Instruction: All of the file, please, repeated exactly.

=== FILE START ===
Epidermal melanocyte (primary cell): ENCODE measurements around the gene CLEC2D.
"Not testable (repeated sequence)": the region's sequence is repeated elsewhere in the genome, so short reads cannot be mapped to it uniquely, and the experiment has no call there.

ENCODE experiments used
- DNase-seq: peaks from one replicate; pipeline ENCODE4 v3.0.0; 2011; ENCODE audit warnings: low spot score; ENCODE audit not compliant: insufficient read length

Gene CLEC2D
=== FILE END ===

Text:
Epidermal melanocyte (primary cell): ENCODE measurements around the gene CLEC2D.
"Not testable (repeated sequence)": the region's sequence is repeated elsewhere in the genome, so short reads cannot be mapped to it uniquely, and the experiment has no call there.

ENCODE experiments used
- DNase-seq: peaks from one replicate; pipeline ENCODE4 v3.0.0; 2011; ENCODE audit warnings: low spot score; ENCODE audit not compliant: insufficient read length

Gene CLEC2D